In the crazy COVID land of 2020, Zoom has emerged as king. I now have online editorial meetings with publishers and authors, and attend book launches, book clubs, writerly drinks, literary festivals and events, all via Zoom. In some ways it’s connected me with the literary community more than ever before, allowing me to flit all around Australia. I can cram in a book launch over dinner, or an in-conversation event while waiting in the car during my son’s basketball practice (restrictions are fun, hey?). But I miss being in the room with people — seeing their faces (in 3D instead of on a flat screen!), drinking a glass of wine, and generally soaking up the good vibes from being among bookish folk.
The same goes for workshops. I recently ran an online course on The Art of Self-Editing Fiction over three weekends and it was an interesting experience. I’m used to reading the room through people’s body language, eye contact and the general level of energy. With Zoom that’s all gone. Yes, people appear on screen in Brady Bunch-like rectangles, but as the host you only get to see a few of them. What’s more, in order for participants to feel like you’re engaging and looking directly at them, you need to look at the camera. This means that the gallery of participants is not actually in your sightline. And then there’s your slide show and the chat function to manage.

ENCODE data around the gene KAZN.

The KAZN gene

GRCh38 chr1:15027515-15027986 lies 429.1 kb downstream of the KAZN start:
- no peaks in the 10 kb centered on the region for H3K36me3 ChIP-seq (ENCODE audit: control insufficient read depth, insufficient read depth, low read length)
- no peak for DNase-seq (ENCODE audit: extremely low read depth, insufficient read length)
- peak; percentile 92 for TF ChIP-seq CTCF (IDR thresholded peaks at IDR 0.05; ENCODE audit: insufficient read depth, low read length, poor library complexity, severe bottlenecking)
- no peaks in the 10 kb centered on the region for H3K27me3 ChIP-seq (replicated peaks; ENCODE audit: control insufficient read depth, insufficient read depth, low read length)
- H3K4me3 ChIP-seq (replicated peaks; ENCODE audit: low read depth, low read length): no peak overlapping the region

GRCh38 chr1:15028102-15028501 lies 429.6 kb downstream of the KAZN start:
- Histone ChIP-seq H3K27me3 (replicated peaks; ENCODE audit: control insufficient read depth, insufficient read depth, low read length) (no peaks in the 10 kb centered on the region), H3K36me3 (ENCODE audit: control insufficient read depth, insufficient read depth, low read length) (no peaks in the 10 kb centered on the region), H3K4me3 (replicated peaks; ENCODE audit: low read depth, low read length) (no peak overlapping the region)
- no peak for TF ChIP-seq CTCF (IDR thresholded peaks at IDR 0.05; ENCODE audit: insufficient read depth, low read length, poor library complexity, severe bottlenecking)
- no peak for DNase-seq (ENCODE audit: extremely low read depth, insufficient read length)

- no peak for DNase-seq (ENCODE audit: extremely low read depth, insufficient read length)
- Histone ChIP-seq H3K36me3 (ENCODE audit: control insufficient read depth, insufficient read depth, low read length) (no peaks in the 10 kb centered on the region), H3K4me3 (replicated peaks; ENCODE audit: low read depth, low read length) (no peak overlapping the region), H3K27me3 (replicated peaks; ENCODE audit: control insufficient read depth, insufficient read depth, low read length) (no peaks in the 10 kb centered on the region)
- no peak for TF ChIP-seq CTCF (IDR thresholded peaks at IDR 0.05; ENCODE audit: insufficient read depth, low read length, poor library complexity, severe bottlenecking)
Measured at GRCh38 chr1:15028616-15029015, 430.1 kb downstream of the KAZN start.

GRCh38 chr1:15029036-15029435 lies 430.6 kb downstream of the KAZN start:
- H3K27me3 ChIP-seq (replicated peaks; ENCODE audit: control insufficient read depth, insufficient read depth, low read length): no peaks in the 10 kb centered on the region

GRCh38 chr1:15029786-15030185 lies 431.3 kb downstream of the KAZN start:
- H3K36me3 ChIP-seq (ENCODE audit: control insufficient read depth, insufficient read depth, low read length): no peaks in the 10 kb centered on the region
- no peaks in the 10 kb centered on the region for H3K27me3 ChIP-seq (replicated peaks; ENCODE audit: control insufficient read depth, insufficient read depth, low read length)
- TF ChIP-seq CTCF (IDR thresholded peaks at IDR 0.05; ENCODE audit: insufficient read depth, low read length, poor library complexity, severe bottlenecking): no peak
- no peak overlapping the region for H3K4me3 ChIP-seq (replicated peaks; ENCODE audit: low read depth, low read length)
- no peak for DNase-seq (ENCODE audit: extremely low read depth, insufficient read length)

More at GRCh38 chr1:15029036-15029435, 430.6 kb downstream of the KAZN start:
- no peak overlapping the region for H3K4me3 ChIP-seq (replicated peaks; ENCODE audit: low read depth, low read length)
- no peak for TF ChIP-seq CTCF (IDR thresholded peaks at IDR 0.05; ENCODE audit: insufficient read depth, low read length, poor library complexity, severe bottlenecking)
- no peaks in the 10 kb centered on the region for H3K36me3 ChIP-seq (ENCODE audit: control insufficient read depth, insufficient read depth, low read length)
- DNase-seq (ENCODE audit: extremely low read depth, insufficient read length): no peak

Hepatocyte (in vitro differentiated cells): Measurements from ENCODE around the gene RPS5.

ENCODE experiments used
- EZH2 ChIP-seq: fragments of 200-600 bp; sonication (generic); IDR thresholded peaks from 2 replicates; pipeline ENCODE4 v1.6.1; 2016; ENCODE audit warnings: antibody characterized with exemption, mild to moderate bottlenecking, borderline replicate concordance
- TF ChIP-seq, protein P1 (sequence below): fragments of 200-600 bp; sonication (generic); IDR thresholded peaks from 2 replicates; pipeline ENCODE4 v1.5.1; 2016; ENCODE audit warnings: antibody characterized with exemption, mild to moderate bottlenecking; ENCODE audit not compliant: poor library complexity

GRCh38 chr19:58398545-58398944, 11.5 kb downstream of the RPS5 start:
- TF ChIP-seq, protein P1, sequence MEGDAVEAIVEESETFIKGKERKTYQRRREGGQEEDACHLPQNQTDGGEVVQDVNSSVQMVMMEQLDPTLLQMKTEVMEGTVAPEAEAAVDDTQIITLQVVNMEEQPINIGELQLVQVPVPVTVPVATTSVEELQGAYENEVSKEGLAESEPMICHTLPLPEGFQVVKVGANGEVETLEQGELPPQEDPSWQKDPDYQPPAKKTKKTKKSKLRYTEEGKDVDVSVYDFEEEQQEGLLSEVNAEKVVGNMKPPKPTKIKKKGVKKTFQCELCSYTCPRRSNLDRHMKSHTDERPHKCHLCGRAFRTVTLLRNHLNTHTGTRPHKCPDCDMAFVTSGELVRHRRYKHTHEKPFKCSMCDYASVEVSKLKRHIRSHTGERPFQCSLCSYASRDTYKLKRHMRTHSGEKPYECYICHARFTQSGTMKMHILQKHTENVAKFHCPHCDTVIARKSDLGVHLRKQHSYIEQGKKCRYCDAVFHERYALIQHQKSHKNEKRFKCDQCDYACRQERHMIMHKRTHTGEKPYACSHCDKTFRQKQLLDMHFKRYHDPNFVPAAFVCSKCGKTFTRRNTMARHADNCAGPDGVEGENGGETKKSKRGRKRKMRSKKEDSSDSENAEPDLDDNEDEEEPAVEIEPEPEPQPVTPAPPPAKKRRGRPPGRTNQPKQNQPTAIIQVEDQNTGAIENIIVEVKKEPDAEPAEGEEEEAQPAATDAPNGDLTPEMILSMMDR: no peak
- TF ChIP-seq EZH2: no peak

On the up side, because the sessions were spread out over three weeks, the participants were able to exchange emails with me during the week which meant that I got to know a little about them and their writing. It can’t replace chatting with participants in the room, but it was something. And the breakout rooms are a great feature. They enabled me to split all the participants up into pairs so that they could give feedback on the first three pages of each other’s novels face to face. So there have been pluses and minuses, but the feedback on the workshops has been wonderful, which is heartening.
Ultimately, Zoom is a kind of disconnected connection. But right now it’s the best we’ve got. I have three books out next year and I am desperately hoping (please!) that we’ll be back to live events by then. In the meantime, authors have been coming to grips with new ways of doing things. I finally bit the bullet and bought a ring light, and what a difference it makes! This week I’m filming a short piece for my next Walker Books title for the foreign rights team, so it couldn’t have arrived at a better time. During the last few months I feel like I’ve been forced to acquire new skills that I’m actually really grateful for.
I’ll be even more grateful when I can put them into action in a COVID-free world.